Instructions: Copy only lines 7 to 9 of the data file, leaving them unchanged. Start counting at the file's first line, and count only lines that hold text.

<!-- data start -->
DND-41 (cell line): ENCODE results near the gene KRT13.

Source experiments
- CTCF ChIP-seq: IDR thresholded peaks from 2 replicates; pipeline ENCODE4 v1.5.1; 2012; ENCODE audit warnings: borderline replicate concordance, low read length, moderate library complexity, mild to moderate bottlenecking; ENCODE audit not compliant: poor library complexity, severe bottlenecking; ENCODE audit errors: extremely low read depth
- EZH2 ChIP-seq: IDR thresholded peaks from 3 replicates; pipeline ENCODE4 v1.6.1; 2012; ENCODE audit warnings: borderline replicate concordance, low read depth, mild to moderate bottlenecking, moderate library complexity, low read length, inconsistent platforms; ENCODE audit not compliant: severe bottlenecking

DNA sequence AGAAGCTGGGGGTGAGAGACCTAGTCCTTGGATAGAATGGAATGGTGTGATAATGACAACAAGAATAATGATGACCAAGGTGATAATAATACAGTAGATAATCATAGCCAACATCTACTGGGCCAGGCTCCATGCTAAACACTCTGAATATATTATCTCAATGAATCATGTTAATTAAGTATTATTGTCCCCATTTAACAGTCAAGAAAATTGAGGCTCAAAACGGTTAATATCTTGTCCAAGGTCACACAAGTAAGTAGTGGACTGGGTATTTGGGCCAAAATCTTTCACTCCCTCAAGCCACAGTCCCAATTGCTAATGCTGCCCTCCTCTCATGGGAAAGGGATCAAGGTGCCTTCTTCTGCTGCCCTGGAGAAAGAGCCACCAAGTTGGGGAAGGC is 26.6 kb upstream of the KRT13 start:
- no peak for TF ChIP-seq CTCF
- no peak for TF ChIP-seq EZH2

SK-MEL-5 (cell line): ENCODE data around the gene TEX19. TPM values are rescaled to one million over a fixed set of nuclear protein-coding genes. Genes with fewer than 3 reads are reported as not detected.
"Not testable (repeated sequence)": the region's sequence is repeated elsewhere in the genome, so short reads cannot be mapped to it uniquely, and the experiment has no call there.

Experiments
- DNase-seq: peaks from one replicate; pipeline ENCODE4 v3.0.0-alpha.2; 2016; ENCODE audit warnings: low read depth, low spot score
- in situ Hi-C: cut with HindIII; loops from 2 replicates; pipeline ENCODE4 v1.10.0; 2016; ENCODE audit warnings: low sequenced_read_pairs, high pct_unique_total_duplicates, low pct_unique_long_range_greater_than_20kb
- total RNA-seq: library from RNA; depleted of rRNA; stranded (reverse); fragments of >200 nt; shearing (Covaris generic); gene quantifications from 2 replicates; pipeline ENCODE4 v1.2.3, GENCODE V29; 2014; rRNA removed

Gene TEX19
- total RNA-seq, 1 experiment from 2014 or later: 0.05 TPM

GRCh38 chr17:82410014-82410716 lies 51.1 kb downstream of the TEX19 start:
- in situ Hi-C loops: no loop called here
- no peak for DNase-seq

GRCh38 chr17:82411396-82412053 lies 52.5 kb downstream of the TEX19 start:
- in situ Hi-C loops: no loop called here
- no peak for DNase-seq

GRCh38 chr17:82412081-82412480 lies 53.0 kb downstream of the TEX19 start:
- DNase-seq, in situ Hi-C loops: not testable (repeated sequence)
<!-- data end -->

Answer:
- no peak for TF ChIP-seq EZH2

SK-MEL-5 (cell line): ENCODE data around the gene TEX19. TPM values are rescaled to one million over a fixed set of nuclear protein-coding genes. Genes with fewer than 3 reads are reported as not detected.
"Not testable (repeated sequence)": the region's sequence is repeated elsewhere in the genome, so short reads cannot be mapped to it uniquely, and the experiment has no call there.